Palmer, Bertuglia re-elected to Holy Cross Energy Cooperative board
Adam Palmer and Kristen Bertuglia have been re-elected to the governing board for Holy Cross Energy, a Glenwood Springs-based electric company cooperatively owned by its members.
Five individuals posted nominations with Holy Cross Energy for three open seats in the members election.
In the Northern District, which includes parts of the Roaring Fork Valley and Eagle County, four nominating petitions were received for two director positions from Palmer, Bertuglia, Ken Wise and George Wilson.
Palmer and Bertuglia were both re-elected as Northern District representatives.
Palmer has been a member of the board of directors for the past nine years. He has lived in the Eagle Valley since 1997 and is currently the sustainable communities’ director for Eagle County. Palmer also is a WECMRD soccer coach and president of the Hardscrabble Trails Coalition.
Incumbent Bertuglia has been a member of the board for the past six years. She is the environmental sustainability manager for the town of Vail with 16 years’ experience in energy management including policy development, commercial efficiency projects, residential audits and retrofits, efficient building, and climate change mitigation.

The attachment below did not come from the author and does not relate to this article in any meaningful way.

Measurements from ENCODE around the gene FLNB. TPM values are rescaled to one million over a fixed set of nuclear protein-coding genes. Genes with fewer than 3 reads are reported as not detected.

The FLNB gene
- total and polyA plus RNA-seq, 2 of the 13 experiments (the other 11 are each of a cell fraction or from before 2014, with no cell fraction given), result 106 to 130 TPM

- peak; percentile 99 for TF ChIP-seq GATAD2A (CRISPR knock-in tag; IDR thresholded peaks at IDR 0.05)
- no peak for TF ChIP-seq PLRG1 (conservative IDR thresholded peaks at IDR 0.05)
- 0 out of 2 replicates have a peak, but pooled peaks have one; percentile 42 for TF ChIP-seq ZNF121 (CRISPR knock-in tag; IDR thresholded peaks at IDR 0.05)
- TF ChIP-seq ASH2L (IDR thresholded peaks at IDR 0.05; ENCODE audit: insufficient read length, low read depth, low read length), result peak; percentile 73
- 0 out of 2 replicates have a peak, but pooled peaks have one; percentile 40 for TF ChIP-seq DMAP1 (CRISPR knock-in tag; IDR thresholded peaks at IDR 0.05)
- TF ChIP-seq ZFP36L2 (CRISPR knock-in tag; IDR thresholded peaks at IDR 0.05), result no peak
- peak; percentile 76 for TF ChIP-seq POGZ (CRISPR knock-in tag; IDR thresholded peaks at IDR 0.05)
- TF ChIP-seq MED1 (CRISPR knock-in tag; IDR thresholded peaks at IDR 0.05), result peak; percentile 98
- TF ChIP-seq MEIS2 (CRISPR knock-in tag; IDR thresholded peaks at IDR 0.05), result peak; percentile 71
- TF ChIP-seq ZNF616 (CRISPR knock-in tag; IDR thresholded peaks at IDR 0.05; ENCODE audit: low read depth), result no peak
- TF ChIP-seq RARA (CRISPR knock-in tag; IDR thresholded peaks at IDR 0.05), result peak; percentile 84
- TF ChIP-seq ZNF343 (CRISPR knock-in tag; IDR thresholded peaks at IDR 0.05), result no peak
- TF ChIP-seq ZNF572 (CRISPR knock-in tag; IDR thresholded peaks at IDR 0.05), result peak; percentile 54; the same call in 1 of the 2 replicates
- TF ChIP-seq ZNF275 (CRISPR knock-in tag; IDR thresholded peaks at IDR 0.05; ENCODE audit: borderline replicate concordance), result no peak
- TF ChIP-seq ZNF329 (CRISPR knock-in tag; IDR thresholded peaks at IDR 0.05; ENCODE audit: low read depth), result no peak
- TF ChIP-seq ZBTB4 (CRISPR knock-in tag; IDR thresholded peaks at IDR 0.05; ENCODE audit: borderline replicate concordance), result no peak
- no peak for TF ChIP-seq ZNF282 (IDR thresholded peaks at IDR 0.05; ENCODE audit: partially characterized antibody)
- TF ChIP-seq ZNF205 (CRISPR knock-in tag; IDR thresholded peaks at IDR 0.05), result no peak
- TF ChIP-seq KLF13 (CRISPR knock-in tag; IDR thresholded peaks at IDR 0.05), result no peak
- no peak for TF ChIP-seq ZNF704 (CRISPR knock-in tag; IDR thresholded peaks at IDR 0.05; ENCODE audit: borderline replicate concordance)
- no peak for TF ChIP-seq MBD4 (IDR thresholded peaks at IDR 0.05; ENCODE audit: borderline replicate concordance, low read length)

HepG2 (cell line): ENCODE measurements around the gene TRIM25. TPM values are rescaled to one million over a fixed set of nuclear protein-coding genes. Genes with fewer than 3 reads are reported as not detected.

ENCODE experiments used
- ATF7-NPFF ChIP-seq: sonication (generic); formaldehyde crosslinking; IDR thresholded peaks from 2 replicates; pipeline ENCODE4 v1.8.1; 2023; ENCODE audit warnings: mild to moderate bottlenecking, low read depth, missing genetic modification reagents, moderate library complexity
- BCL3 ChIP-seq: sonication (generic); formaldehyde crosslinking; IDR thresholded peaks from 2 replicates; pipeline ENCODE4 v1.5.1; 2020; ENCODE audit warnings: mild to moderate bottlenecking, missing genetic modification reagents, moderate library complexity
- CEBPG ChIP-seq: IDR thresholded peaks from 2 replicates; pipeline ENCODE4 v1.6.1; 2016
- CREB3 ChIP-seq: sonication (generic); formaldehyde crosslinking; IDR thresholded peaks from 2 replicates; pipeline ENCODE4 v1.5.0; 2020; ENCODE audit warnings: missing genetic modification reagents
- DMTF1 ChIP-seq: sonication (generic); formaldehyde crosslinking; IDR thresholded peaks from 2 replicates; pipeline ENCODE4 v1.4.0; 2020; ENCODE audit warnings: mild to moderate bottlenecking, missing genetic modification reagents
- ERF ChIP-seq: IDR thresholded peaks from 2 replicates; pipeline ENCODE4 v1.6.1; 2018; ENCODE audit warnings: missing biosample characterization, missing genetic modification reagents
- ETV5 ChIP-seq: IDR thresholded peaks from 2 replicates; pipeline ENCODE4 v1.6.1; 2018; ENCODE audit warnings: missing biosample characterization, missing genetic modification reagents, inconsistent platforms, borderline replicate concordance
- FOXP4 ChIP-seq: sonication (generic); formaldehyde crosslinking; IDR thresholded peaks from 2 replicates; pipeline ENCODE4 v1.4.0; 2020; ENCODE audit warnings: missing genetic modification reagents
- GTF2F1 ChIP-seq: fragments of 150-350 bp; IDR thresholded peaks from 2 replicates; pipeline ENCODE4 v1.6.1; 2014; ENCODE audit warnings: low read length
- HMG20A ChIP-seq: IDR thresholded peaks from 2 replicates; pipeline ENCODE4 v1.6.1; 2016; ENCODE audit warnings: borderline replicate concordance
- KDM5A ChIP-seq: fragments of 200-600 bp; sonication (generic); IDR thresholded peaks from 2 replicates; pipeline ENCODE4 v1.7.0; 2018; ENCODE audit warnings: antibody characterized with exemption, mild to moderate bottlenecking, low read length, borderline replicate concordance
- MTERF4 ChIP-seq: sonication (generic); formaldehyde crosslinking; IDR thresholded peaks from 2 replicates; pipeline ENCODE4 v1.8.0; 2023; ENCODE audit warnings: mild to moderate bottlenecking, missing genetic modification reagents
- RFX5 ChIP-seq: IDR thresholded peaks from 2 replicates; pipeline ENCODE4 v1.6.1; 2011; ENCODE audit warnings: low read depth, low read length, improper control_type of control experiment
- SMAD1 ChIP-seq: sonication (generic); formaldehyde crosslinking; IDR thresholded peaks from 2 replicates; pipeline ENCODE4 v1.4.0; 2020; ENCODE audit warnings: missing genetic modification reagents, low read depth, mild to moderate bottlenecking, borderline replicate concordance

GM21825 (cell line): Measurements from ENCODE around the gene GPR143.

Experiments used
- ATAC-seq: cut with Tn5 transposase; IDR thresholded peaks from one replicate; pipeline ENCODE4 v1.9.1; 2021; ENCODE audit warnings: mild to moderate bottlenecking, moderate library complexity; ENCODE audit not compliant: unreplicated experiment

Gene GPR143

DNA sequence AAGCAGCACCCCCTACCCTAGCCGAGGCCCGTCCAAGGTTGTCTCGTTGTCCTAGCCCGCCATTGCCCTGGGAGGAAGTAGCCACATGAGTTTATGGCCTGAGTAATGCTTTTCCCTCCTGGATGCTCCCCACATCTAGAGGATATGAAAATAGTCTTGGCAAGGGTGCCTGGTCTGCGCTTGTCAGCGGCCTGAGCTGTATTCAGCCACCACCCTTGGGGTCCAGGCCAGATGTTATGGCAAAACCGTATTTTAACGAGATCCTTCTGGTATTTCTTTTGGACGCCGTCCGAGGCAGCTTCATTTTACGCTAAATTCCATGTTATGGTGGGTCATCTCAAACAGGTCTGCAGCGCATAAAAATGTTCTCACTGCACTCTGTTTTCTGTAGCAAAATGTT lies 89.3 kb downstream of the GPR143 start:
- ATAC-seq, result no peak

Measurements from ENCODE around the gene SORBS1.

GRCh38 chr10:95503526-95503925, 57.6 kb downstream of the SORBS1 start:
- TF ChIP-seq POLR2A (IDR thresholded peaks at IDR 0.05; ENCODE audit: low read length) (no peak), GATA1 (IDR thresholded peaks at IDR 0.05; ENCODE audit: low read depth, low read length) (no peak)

In the Southern District, one nominating petition was received from incumbent Director Robert Gardner. Absent challengers, Gardner was re-elected by acclamation.
Ballots for the election were mailed May 11 to 43,000 current Holy Cross members who were asked to vote either by mail or in person at the annual meeting Thursday at Crown Mountain Park in El Jebel.
The board consists of seven directors, who are elected to represent three geographic districts. In addition to Palmer, Bertuglia and Gardner, the board includes Megan Gilman and Michael Glass, Northern District; Clemons Kopf, Western District; and David Munk, Southern District.
Start a dialogue, stay on topic and be civil.
If you don't follow the rules, your comment may be deleted.
The city of Aspen’s office building is exempt from paying encroachment fees, yet private developers have to now pay $9 a square foot, per month, starting in 2020.